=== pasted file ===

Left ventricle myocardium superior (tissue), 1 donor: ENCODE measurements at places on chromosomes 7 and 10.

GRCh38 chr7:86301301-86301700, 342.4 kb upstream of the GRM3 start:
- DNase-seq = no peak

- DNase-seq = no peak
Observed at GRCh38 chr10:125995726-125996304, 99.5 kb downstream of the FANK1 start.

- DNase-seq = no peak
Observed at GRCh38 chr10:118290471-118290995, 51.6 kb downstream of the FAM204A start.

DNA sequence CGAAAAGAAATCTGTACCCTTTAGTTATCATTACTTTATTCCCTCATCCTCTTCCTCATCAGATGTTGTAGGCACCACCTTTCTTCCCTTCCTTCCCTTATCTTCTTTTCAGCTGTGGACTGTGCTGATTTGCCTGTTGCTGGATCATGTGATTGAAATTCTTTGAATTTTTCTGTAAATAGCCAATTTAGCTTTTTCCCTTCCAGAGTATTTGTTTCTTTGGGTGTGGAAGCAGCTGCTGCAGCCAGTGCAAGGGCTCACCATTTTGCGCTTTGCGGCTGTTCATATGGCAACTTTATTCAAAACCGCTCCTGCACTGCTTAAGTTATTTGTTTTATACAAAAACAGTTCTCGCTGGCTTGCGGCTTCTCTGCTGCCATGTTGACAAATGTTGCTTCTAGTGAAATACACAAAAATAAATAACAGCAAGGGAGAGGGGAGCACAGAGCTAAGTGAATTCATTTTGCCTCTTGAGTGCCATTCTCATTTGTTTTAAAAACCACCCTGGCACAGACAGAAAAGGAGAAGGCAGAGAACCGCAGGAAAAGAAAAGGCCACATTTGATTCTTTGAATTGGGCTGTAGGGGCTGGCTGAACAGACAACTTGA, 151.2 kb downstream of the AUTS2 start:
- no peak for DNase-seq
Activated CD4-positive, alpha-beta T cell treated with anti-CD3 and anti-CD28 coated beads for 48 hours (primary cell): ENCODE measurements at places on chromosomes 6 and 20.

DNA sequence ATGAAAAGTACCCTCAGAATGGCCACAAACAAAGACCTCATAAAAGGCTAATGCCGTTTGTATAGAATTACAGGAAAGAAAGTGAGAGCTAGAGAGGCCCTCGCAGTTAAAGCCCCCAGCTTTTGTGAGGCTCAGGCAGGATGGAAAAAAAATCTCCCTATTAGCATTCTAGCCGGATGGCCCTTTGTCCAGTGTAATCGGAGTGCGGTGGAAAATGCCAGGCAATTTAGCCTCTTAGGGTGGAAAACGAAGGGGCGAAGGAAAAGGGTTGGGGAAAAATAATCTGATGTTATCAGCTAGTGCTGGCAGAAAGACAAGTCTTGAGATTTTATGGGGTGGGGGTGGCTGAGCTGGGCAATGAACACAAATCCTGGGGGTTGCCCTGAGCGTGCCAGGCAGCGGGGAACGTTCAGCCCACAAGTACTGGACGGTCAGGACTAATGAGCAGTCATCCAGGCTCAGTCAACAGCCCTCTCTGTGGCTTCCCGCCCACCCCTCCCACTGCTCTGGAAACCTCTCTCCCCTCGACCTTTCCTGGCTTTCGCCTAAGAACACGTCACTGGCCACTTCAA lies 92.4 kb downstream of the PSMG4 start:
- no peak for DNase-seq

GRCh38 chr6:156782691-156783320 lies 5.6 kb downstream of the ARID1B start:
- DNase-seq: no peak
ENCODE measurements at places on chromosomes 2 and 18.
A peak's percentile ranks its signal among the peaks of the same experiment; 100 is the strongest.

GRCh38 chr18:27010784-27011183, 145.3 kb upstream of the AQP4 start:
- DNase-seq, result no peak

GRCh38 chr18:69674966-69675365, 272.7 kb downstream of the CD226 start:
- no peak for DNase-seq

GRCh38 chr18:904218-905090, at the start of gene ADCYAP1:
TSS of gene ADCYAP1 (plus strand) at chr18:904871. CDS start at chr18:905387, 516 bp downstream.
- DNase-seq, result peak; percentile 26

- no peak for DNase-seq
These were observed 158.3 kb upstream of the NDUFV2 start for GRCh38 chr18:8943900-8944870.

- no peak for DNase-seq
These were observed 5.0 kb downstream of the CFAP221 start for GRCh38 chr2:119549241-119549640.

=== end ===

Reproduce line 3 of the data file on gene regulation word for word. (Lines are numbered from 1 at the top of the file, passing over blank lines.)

- DNase-seq = no peak